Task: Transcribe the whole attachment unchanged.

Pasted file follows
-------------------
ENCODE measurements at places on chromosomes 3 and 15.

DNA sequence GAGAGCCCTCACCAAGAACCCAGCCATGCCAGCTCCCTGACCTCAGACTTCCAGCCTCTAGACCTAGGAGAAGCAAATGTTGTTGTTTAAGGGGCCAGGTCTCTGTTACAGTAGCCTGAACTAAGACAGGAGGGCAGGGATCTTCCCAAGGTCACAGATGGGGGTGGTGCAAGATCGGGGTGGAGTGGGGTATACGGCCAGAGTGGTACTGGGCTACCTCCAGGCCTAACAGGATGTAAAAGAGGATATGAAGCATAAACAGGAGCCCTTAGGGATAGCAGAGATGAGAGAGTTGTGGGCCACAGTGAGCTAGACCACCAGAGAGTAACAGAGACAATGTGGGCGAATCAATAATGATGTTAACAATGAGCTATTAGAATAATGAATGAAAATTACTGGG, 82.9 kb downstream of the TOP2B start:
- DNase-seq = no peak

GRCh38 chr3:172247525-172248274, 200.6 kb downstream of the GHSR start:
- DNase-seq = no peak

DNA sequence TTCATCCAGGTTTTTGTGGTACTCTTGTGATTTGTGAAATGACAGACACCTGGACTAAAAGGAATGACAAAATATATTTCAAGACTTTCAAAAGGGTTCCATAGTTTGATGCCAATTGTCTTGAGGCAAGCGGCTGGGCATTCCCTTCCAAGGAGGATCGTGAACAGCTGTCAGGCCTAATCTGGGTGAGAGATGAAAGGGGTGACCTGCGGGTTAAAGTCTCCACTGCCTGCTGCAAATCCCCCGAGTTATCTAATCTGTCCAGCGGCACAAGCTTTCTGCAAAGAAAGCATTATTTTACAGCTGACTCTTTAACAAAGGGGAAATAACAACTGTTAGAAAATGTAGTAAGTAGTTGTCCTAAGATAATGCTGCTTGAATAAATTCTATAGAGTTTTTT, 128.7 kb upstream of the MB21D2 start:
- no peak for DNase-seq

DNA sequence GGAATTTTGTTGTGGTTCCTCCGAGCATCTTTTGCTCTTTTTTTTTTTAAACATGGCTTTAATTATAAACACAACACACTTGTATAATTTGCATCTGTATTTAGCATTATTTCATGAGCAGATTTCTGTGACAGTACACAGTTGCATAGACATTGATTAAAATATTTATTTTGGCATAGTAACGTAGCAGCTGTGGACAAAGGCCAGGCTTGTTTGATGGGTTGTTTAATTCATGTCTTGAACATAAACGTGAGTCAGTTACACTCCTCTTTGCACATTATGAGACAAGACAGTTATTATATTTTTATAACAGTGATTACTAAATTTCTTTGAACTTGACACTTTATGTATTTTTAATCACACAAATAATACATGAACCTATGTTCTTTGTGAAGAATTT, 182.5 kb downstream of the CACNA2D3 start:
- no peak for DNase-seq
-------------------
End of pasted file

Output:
ENCODE measurements at places on chromosomes 3 and 15.

DNA sequence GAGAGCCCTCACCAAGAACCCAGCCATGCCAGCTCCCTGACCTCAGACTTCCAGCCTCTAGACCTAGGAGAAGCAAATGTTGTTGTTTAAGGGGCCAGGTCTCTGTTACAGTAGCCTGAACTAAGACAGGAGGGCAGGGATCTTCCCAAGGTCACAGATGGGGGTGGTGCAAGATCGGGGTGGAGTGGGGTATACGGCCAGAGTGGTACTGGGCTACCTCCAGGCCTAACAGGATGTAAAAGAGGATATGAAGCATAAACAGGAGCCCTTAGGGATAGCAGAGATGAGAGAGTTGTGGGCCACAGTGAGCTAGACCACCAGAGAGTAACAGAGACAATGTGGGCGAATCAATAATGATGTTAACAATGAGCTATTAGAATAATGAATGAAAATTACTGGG, 82.9 kb downstream of the TOP2B start:
- DNase-seq = no peak

GRCh38 chr3:172247525-172248274, 200.6 kb downstream of the GHSR start:
- DNase-seq = no peak

DNA sequence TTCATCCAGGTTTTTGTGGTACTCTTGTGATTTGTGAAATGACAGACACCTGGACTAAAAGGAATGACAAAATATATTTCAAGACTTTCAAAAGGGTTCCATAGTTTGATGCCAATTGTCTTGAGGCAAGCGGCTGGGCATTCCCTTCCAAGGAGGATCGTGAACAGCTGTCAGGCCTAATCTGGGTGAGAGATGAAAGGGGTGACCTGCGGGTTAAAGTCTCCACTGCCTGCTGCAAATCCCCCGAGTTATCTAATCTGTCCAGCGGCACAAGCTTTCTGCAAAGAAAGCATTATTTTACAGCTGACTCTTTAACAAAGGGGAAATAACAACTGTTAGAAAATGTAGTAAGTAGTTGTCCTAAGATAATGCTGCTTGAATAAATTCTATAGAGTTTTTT, 128.7 kb upstream of the MB21D2 start:
- no peak for DNase-seq

DNA sequence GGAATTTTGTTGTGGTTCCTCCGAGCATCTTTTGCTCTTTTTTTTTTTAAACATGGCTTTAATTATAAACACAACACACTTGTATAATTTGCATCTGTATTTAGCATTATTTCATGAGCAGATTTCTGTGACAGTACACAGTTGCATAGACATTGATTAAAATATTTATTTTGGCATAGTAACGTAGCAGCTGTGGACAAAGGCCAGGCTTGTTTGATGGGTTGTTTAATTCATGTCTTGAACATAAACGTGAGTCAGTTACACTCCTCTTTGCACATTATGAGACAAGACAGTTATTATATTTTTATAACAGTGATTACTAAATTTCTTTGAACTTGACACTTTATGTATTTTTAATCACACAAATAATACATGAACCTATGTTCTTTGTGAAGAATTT, 182.5 kb downstream of the CACNA2D3 start:
- no peak for DNase-seq